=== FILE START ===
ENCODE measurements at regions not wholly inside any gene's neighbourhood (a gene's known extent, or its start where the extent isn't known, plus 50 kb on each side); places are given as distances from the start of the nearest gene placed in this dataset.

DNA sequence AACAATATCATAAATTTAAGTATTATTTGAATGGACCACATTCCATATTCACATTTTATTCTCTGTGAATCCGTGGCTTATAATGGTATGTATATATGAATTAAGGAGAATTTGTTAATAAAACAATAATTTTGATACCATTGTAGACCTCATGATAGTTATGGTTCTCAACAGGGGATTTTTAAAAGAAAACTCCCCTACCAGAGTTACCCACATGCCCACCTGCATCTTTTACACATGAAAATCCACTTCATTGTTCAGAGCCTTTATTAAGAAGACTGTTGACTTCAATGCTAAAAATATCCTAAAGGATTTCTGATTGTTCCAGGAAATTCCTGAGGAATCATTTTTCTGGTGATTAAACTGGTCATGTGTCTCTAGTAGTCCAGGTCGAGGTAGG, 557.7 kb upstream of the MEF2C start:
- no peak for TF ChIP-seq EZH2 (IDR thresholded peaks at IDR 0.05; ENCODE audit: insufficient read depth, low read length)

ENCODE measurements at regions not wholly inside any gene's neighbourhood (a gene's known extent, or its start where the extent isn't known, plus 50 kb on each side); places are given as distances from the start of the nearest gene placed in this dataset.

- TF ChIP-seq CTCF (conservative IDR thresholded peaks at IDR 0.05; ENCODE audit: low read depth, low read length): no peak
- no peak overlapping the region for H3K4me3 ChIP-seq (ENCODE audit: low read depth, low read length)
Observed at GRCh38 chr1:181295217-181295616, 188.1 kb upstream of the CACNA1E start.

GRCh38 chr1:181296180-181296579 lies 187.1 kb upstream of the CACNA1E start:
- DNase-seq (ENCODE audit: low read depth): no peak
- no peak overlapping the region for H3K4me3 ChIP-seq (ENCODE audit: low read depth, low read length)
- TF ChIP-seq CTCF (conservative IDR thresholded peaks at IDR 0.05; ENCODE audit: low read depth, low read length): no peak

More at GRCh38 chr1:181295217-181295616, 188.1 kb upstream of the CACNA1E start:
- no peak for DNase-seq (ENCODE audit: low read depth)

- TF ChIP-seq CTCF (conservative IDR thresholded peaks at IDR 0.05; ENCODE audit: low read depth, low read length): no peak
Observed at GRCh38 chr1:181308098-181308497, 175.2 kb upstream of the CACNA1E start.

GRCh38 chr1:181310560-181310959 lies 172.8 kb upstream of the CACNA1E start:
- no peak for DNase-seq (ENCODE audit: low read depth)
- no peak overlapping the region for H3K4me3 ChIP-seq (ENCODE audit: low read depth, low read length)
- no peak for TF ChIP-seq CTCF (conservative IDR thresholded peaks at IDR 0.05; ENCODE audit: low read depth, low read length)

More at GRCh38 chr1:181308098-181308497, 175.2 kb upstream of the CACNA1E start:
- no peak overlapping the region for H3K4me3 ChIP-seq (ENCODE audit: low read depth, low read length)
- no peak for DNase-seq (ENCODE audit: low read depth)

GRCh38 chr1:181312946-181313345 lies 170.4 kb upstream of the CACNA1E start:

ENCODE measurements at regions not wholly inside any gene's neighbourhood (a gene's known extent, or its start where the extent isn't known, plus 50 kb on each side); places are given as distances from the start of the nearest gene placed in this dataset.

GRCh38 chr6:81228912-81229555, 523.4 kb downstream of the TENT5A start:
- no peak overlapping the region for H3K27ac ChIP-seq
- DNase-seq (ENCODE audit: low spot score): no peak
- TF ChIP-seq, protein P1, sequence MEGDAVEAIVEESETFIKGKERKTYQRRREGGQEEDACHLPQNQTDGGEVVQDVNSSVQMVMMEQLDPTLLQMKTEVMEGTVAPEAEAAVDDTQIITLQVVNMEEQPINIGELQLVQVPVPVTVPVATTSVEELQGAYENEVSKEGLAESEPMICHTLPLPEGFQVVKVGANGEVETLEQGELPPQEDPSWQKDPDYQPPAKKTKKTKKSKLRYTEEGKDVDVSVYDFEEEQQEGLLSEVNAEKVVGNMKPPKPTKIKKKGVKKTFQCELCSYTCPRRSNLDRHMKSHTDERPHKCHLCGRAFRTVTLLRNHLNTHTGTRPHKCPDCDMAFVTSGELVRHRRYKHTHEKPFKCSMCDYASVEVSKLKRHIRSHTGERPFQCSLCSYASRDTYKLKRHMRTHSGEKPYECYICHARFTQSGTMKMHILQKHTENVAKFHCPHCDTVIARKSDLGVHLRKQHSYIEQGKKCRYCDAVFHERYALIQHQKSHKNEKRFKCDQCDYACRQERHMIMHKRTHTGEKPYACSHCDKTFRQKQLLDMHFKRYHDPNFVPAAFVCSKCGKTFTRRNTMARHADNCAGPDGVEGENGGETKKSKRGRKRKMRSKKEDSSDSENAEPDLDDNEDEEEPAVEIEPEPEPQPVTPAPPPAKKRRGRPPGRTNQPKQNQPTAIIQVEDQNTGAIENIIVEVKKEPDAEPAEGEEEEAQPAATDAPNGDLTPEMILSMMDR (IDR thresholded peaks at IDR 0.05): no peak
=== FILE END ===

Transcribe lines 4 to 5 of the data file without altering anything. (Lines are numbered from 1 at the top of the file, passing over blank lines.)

ENCODE measurements at regions not wholly inside any gene's neighbourhood (a gene's known extent, or its start where the extent isn't known, plus 50 kb on each side); places are given as distances from the start of the nearest gene placed in this dataset.

- TF ChIP-seq CTCF (conservative IDR thresholded peaks at IDR 0.05; ENCODE audit: low read depth, low read length): no peak